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Analysis-China struggles for options as COVID threatens economic goals -Breaking

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© Reuters. FILE PHOTO – Commuters in face masks after the outbreak of coronavirus (COVID-19), stand in a bus early in the morning near a checkpoint in Hebei, China, April 13, 2022. Picture taken April 13, 2022. REUTERS/Tings

Kevin Yao

BEIJING, (Reuters) – China’s policymakers struggle to manage an economic slowdown which could lead to job loss in a politically sensitive years. COVID-19 lockdowns have disrupted supply chains and jolted businesses.

According to policy insiders, Beijing will continue with a target for economic growth of 5.5% in the coming year. Beijing also plans to create over 11 million urban jobs.

However, it is likely that the goal of achieving this goal will be more difficult if China relaxes its zero-COVID policies, something which China has been showing little signs of doing.

For 2022 stability is essential, and a two-a-decade meeting with the ruling Communist Party will be held in autumn to consolidate President Xi Jinping’s leadership for a record-breaking third term.

“We have to increase support policy for the economy to counter the COVID impact,” Xu Hongcai said to Reuters. He is the deputy director of China Association of Policy Science’s economic policy commission.

China has had its most severe outbreaks of coronavirus since 2001, despite China’s efforts to contain domestic cases. Major cities have been placed under lockdown and questions raised about China’s ability to sustain its zero-COVID policy.

Societe Generale (OTC) has estimated that 80% of GDP (gross domestic product) is accounted for by provinces with significant restrictions on mobility.

Investors are eager to get information on the Politburo’s policy, which is a key decision-making body within the Communist Party.

Inflation and fears of capital outflows may limit the ability to provide monetary assistance. Federal Reserve aggressive policy tightening could be seen as luring money back into higher yielding assets in the United States.

Tuesday’s top-level meeting was chaired by Xi. It announced a major infrastructure push to increase demand. This reinforces Beijing’s preference to invest in big-ticket projects that will spur economic growth.

China used 4 trillion yuan (605.82 billion dollars) as a buffer against the financial crisis. This created a mountain in debt.

China’s efforts to improve infrastructure for 5G and artificial intelligence has resulted in lower returns on projects such as railways, highways and airports.

Beijing pledges to provide additional stimulus beyond such stimuli.

China has established a 2.8% annual deficit goal for its economy for 2022. It also set aside 3.65 trillion yuan annually for special local bonds that will be used to invest in infrastructure.

Zhang Ming (senior economist, Chinese Academy of Social Sciences), a leading government think-tank said Monday in a report that the government should set a higher deficit goal of 3.0-3.2% GDP, and issue large-scale special Treasury bonds to help small companies and fund important projects.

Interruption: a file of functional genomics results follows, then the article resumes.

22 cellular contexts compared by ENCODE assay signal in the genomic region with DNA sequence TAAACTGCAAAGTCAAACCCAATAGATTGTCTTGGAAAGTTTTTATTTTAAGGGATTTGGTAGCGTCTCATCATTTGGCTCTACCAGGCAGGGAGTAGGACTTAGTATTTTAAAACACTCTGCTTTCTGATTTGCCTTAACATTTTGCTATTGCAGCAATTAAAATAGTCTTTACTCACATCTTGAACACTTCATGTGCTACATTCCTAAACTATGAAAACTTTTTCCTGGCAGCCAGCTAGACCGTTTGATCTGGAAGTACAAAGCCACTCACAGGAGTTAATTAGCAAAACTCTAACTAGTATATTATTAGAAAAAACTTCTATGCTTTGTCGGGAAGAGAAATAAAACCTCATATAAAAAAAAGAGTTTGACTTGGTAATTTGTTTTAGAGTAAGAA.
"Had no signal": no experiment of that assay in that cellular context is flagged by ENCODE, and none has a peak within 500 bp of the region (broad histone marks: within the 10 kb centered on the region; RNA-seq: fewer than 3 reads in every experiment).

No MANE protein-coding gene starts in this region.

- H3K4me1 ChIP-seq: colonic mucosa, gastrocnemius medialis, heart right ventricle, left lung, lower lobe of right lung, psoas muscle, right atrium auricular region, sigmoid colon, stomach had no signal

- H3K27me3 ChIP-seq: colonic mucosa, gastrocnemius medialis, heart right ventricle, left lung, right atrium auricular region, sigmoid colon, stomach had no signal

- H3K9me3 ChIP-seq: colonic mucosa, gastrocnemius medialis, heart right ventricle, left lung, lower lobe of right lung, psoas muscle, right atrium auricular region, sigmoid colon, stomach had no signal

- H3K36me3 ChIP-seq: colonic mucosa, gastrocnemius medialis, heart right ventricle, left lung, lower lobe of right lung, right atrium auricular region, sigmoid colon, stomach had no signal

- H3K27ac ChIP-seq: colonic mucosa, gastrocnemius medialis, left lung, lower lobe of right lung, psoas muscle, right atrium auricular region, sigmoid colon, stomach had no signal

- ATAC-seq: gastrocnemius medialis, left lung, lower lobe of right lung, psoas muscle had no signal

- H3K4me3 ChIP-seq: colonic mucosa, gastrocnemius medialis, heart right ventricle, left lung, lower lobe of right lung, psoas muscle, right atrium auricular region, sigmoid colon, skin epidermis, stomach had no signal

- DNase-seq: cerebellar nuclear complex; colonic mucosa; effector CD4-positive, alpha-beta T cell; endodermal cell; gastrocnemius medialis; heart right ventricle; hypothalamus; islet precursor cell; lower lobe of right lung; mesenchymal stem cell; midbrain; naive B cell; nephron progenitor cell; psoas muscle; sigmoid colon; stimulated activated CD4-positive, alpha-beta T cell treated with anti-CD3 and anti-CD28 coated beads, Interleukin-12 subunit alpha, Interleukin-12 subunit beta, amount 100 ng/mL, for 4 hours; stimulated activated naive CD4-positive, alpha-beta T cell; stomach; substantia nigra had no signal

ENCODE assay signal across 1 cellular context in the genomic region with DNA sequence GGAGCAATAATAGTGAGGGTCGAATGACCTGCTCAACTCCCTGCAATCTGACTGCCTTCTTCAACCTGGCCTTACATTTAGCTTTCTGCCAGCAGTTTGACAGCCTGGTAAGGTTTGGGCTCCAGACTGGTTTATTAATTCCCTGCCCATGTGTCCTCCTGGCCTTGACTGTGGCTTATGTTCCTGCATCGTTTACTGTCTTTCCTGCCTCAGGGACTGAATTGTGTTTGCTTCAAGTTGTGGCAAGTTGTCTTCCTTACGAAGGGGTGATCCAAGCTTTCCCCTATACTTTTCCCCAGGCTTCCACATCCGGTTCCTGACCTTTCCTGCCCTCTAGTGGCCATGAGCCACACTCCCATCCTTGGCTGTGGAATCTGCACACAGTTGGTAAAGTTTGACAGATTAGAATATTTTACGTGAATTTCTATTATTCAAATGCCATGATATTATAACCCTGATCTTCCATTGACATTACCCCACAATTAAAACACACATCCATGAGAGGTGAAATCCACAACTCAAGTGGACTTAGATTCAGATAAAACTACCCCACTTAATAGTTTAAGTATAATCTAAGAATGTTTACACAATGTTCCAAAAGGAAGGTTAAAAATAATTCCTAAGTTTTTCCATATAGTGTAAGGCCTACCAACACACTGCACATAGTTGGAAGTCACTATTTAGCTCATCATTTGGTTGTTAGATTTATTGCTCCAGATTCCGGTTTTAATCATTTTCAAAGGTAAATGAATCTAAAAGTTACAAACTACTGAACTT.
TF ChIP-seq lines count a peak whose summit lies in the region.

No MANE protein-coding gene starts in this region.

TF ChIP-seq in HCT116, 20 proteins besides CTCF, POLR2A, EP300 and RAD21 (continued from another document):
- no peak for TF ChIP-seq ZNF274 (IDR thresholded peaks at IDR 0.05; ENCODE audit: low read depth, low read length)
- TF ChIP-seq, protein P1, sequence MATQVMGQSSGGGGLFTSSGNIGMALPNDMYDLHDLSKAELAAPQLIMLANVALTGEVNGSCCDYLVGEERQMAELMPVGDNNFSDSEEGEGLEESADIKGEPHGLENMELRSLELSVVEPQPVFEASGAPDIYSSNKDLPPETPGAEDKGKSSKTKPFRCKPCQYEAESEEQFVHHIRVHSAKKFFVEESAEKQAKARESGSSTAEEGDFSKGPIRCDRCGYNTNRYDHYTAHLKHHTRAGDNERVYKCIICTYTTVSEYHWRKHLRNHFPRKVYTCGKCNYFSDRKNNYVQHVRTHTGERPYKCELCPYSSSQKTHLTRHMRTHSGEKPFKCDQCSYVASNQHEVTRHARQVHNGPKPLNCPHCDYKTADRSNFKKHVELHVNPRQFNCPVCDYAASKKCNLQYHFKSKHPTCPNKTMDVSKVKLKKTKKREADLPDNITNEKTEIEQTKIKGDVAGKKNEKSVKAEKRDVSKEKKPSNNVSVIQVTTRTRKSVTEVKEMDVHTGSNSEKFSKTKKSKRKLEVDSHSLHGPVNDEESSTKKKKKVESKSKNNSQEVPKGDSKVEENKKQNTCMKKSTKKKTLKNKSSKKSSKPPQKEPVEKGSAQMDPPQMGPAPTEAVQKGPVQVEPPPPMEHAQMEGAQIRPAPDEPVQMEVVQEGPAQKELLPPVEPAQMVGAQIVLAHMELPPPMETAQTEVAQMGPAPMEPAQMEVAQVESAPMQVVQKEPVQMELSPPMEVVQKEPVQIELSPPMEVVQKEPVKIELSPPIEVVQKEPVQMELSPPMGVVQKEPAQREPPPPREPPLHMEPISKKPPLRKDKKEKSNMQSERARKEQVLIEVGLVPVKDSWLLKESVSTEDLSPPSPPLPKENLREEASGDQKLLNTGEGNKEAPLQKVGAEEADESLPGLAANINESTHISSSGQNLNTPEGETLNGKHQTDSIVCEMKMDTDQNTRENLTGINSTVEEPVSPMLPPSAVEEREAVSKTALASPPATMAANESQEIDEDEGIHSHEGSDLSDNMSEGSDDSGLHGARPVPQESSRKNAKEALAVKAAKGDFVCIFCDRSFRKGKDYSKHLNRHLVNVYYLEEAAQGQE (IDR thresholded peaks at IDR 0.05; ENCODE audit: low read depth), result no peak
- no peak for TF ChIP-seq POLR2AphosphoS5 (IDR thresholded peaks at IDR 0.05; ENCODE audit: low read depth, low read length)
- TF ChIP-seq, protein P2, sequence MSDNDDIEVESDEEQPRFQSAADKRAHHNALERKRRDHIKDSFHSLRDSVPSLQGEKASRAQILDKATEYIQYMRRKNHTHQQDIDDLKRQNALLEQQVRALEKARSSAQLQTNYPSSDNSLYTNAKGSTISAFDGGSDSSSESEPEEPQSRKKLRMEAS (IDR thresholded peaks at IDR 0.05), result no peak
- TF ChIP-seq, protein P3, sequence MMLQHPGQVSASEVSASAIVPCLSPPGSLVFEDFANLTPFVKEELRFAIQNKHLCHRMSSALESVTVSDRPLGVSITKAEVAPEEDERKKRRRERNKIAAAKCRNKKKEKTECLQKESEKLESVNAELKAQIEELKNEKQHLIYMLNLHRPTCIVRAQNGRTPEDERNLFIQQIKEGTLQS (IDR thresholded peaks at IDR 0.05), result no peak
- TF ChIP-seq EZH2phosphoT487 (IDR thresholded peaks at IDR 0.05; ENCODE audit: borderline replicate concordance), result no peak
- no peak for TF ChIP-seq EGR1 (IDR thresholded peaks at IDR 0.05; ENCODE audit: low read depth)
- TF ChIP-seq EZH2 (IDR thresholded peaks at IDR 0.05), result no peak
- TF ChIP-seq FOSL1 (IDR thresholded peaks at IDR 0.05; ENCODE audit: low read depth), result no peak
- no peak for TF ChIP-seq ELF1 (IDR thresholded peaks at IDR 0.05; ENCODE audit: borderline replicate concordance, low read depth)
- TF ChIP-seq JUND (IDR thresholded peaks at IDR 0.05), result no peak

This would need to be approved by parliament and could only occur if there is a drastic change in the outlook, according to policy insiders.

There is increasing pressure to help jobs. The official unemployment rate reached 5.8% in February, which was a record high for the country.

A government advisor spoke under anonymity to say that “we cannot exclude the possibility of the government increasing financial and fiscal measures in the event the COVID situation gets worsened and economic pressure intensifies.”

Wang Yiming is a central bank adviser and said this week at a forum that the government needed to increase its policy support in order to see growth return to above 5% during the second quarter.

Analysts believe that current targets are too optimistic.

Nomura’s chief China economist, Ting Lu has lowered his second quarter growth projection to 1.8% from 3.4%. This is in contrast with the previous quarter’s 4.8%. He cited more lockdowns and severe logistic disruptions as well as no changes in COVID policies. From 4.3%, his full-year forecast for growth has been lowered to 3.9%.

SUPPLY SHOCK

Beijing, and other authorities around the world are opting for targeted and fast lockdowns as well as rapid detection of infection to try and avoid a shutdown that would affect entire cities.

These restrictions would exacerbate production bottlenecks in the country and hurt investor and customer confidence.

Lu stated in a client letter that “this supply shock could further weaken demand to homes, durable goods, and capital goods because of falling income and rising uncertainties.”

Last week, the International Monetary Fund cut China’s 2022 growth projection to 4.4% citing widespread COVID-19 disruptions and lockdowns.

Markets were surprised by the People’s Bank of China’s (PBOC) decision to reduce banks’ reserve requirements ratio (RRR), by 25 basis points, this month. However, it maintained its benchmark lending rate.

Nomura’s Lu believes that the central bank will reduce the RRR another 25 basis points prior to mid-2022, and 10 basis-point cuts on major rate policy rates before relaxing financing restrictions for local governments.

“These policies can provide some relief, but real growth bottlenecks are still present,” he stated.

($1 = 6.6026 )

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